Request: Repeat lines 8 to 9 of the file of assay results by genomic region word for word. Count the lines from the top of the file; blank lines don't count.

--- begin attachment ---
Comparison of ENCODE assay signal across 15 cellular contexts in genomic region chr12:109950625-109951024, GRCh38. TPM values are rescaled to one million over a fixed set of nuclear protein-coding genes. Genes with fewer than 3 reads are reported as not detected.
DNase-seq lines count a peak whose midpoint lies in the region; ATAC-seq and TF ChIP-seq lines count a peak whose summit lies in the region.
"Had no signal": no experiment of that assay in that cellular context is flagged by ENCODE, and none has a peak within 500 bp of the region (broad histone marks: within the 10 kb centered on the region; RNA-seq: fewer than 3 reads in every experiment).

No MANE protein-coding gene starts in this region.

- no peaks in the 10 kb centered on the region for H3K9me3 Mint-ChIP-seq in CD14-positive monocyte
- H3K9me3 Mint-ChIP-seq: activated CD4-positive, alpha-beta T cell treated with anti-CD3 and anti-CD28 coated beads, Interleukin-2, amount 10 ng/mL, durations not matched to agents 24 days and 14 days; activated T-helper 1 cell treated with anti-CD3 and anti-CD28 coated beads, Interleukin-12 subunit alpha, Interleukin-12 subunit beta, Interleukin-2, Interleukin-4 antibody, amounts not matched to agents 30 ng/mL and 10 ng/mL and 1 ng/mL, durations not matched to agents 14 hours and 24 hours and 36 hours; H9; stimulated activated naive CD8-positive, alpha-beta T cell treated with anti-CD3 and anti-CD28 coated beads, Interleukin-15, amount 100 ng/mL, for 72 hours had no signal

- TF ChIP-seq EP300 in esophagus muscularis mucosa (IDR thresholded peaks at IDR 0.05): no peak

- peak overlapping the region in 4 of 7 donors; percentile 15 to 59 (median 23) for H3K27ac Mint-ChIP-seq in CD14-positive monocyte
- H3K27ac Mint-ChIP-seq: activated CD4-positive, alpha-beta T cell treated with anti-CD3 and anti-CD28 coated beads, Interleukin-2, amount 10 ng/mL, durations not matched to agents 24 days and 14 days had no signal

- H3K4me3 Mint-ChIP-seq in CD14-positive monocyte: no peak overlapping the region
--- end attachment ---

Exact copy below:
- peak overlapping the region in 4 of 7 donors; percentile 15 to 59 (median 23) for H3K27ac Mint-ChIP-seq in CD14-positive monocyte
- H3K27ac Mint-ChIP-seq: activated CD4-positive, alpha-beta T cell treated with anti-CD3 and anti-CD28 coated beads, Interleukin-2, amount 10 ng/mL, durations not matched to agents 24 days and 14 days had no signal